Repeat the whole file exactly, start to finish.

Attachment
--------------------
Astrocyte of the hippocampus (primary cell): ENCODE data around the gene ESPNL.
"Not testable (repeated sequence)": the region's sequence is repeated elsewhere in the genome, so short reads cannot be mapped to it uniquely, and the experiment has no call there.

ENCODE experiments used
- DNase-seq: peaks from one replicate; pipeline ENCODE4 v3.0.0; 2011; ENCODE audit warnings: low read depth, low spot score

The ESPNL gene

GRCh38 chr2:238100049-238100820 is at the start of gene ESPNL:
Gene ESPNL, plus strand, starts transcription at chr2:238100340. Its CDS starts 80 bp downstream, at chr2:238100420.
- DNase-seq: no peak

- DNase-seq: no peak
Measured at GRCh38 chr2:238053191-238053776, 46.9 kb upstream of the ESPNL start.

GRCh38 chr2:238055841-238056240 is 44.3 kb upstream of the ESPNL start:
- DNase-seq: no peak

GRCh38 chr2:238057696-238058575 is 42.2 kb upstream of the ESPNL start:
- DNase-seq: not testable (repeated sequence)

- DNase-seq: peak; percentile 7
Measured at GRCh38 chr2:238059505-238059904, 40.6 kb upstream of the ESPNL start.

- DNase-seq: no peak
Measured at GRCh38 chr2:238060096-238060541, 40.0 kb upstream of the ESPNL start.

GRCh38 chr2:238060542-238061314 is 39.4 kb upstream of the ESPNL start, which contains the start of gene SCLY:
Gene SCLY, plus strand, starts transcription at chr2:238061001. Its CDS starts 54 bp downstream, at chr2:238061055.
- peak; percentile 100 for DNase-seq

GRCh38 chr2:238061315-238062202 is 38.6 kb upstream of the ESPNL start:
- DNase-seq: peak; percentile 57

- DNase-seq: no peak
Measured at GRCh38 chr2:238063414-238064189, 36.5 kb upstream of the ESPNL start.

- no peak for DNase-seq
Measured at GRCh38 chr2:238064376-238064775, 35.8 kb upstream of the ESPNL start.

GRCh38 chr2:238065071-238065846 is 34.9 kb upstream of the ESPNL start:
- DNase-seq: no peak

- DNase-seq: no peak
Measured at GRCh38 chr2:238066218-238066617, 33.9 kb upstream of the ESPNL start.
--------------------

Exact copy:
Astrocyte of the hippocampus (primary cell): ENCODE data around the gene ESPNL.
"Not testable (repeated sequence)": the region's sequence is repeated elsewhere in the genome, so short reads cannot be mapped to it uniquely, and the experiment has no call there.

ENCODE experiments used
- DNase-seq: peaks from one replicate; pipeline ENCODE4 v3.0.0; 2011; ENCODE audit warnings: low read depth, low spot score

The ESPNL gene

GRCh38 chr2:238100049-238100820 is at the start of gene ESPNL:
Gene ESPNL, plus strand, starts transcription at chr2:238100340. Its CDS starts 80 bp downstream, at chr2:238100420.
- DNase-seq: no peak

- DNase-seq: no peak
Measured at GRCh38 chr2:238053191-238053776, 46.9 kb upstream of the ESPNL start.

GRCh38 chr2:238055841-238056240 is 44.3 kb upstream of the ESPNL start:
- DNase-seq: no peak

GRCh38 chr2:238057696-238058575 is 42.2 kb upstream of the ESPNL start:
- DNase-seq: not testable (repeated sequence)

- DNase-seq: peak; percentile 7
Measured at GRCh38 chr2:238059505-238059904, 40.6 kb upstream of the ESPNL start.

- DNase-seq: no peak
Measured at GRCh38 chr2:238060096-238060541, 40.0 kb upstream of the ESPNL start.

GRCh38 chr2:238060542-238061314 is 39.4 kb upstream of the ESPNL start, which contains the start of gene SCLY:
Gene SCLY, plus strand, starts transcription at chr2:238061001. Its CDS starts 54 bp downstream, at chr2:238061055.
- peak; percentile 100 for DNase-seq

GRCh38 chr2:238061315-238062202 is 38.6 kb upstream of the ESPNL start:
- DNase-seq: peak; percentile 57

- DNase-seq: no peak
Measured at GRCh38 chr2:238063414-238064189, 36.5 kb upstream of the ESPNL start.

- no peak for DNase-seq
Measured at GRCh38 chr2:238064376-238064775, 35.8 kb upstream of the ESPNL start.

GRCh38 chr2:238065071-238065846 is 34.9 kb upstream of the ESPNL start:
- DNase-seq: no peak

- DNase-seq: no peak
Measured at GRCh38 chr2:238066218-238066617, 33.9 kb upstream of the ESPNL start.